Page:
2010 American Society of Hematology Annual Meeting 3rd - 7th December
Prof Lodovico Balducci - Moffitt Cancer Center, Florida, USA
ecancer symposium on the treatment of elderly patients with haematological cancer
LB Ludovica Balducci
LB Because most of haematological malignancies from acute leukaemia to Non Hodgkin's Lymphoma to multiple myeloma are found prevalently in older people. The median age for this disease is between 65 and 75. Consequently older people represent the great majority of these patients and the older people in general, with the exception maybe of lymphoma, are being grossly undertreated, so it is very important for clinicians to learn how to evaluate older people and how to provide these older people with the proper treatment. Lymphoma, myeloma nowadays are, if not curable, certainly a disease where the life, the so-called active life expectancy that is a most important end point when you starting the aging can be prolonged, and it's very important that these older people be not deprived of this advantage.
I would like also to emphasise another disease which is becoming more and more common and that is grossly under-looked in older people and that is myelodisplasia. Myelodisplasia is, as you know, preleukaemia, is a disease which is found mainly in older people, is practically a disease of aging. And unlike the past when myelodisplasia was, there was very little we could so beside doing, giving blood transfusion, nowadays there are drugs which is, which are well tolerated by everybody, including older people, and that prolong their life and, I insist, the active life expectancies of these older people.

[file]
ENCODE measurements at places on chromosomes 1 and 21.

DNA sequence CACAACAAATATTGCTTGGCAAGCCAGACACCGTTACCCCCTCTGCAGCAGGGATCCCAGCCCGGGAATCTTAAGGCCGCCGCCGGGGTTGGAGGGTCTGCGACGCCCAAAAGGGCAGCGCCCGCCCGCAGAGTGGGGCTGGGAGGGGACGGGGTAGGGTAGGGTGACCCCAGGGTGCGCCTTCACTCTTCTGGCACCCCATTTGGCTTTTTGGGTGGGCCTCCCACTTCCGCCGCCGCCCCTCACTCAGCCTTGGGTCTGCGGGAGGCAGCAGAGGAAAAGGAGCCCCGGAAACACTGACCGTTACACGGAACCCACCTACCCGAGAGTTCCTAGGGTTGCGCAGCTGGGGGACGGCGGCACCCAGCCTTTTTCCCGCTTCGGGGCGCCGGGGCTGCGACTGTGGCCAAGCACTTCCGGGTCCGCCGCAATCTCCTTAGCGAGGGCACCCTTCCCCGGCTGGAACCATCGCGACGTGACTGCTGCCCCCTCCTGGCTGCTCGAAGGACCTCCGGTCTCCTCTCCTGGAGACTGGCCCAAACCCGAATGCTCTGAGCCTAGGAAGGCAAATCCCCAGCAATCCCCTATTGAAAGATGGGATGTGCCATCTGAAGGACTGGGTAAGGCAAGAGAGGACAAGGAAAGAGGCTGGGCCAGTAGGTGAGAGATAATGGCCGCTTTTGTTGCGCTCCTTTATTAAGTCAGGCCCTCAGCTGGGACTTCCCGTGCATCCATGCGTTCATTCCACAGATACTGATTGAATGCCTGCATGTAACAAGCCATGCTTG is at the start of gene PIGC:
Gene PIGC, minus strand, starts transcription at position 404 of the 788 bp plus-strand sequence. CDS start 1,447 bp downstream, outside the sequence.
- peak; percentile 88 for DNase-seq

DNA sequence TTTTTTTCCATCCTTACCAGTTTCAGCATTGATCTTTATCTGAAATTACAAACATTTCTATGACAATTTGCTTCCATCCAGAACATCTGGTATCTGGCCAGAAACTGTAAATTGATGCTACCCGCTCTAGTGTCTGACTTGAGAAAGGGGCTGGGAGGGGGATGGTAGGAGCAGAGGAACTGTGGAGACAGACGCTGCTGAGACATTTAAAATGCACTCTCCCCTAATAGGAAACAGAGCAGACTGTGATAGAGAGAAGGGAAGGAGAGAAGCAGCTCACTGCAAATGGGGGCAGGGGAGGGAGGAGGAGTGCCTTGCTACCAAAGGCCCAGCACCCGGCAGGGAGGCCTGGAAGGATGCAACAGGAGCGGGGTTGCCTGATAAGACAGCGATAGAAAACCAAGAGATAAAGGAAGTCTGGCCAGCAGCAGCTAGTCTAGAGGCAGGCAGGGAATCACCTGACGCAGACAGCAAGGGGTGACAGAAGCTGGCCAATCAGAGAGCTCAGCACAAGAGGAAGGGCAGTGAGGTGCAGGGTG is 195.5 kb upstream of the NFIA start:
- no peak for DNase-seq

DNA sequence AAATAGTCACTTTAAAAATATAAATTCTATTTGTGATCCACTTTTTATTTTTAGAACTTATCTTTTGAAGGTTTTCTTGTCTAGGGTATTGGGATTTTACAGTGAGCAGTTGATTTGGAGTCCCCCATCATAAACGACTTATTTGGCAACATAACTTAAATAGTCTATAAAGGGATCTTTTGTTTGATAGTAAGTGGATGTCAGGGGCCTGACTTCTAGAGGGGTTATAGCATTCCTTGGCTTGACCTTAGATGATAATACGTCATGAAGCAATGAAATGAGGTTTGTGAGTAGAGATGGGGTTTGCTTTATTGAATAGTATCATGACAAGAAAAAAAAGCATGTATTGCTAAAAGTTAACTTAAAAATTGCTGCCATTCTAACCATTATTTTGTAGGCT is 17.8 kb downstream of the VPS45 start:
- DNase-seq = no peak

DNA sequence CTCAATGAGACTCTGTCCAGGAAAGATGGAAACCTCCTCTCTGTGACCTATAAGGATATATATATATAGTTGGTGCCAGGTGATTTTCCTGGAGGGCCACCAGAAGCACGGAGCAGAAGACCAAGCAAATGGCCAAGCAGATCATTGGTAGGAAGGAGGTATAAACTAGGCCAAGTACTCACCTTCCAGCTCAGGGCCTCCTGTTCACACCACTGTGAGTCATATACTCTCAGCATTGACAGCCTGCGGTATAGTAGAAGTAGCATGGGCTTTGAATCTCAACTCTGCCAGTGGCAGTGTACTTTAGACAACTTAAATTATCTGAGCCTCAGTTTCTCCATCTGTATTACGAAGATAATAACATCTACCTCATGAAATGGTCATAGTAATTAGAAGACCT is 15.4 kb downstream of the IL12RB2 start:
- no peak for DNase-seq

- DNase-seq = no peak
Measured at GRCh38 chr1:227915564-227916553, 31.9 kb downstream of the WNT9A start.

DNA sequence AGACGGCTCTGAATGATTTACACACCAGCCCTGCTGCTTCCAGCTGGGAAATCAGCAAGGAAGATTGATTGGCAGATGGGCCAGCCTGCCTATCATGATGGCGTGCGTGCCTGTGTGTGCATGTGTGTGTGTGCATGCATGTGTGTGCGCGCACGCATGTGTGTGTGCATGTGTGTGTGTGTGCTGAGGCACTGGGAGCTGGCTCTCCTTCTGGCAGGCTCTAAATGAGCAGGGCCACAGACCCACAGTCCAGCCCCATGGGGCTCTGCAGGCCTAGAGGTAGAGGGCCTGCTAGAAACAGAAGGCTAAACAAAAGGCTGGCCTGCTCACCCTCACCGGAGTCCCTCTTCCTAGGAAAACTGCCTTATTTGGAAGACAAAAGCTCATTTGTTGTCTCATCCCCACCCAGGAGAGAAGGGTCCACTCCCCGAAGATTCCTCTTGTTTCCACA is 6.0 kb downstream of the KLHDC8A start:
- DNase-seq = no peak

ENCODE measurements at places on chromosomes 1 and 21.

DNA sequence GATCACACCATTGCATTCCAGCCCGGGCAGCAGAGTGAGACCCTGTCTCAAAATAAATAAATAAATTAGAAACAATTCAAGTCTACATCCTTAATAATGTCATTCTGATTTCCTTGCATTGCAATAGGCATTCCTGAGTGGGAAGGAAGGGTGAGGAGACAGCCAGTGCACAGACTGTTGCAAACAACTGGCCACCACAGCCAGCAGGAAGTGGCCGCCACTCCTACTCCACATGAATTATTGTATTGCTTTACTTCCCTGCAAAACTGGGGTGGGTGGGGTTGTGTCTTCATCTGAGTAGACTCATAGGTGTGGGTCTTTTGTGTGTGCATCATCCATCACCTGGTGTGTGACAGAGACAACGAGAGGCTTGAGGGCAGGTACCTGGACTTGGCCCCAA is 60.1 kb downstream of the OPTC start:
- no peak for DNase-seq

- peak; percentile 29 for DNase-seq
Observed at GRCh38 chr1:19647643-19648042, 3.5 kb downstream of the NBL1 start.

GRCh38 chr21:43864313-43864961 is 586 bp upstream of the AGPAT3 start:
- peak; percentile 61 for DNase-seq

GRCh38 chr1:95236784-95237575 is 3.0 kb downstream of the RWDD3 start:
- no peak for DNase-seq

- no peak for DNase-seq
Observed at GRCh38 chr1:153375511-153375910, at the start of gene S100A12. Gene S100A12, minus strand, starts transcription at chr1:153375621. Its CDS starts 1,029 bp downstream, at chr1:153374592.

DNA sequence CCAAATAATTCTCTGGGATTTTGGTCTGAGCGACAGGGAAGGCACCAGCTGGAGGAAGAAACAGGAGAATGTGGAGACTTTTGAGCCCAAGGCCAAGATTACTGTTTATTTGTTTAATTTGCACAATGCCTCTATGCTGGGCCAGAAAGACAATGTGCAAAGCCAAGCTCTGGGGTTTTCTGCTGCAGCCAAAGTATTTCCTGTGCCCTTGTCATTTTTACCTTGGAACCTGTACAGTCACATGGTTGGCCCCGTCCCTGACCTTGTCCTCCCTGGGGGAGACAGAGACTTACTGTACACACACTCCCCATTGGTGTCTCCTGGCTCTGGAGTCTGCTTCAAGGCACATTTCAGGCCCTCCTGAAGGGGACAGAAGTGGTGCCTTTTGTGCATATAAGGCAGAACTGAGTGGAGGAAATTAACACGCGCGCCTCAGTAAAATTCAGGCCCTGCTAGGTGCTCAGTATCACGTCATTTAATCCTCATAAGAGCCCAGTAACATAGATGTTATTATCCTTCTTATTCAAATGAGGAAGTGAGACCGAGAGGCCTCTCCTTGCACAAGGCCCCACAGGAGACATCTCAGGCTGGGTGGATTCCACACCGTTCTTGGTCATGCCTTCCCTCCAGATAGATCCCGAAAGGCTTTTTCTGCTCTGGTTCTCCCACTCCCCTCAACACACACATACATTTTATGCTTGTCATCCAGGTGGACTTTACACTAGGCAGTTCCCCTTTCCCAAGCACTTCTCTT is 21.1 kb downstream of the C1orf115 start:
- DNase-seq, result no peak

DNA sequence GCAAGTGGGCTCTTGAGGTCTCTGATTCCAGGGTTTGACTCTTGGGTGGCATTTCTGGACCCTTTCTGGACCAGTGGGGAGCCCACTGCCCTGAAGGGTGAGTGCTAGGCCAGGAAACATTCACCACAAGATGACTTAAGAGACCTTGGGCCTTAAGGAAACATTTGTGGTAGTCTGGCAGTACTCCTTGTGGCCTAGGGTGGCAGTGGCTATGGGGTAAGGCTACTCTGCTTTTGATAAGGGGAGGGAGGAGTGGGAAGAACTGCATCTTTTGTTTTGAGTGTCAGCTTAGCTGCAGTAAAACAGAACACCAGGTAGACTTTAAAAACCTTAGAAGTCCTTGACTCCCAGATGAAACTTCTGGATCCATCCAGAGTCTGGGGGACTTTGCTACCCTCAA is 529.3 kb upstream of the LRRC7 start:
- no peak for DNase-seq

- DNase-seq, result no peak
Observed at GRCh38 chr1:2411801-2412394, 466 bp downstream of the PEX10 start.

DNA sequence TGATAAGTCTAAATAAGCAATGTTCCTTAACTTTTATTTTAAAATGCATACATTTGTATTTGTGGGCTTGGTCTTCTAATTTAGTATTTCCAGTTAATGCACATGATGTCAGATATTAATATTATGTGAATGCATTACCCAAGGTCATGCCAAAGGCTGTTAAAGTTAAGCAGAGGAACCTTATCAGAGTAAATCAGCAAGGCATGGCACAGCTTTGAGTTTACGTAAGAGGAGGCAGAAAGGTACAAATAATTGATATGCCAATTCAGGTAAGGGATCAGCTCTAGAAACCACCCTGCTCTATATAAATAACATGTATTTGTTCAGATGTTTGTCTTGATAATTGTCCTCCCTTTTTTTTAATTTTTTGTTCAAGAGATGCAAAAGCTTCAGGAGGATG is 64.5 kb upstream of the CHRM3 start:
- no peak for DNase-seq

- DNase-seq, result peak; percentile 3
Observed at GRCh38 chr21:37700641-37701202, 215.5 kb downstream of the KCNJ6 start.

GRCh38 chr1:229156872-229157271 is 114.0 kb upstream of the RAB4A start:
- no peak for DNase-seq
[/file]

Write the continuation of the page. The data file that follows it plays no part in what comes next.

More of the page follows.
So I think one of the issues that we will emphasise there will be it's very important that the haematologists throughout Europe and throughout the world become more aggressive in identifying myelodisplasia, in working up anaemia in older people. Until now there was a prejudice that anaemia is a common consequence of aging; anaemia is not a common consequence of aging. Most of the anaemias are lethal in older people, most of the anaemias are reversible and some of the anaemias are myelodisplasias can be treated with a substantial improvement of the active life expectancy of these people.
IV And can you tell me something about the meeting itself, what will be happening and which particular issues do you think are going to emerge as the really important ones?
LB I… the way we have structured the meeting is there will be a, first of all a discussion of the biology and of the assessment of aging, okay, why is cancer more common in older people? What are the biological changes of aging? How we can we establish how old an older person is?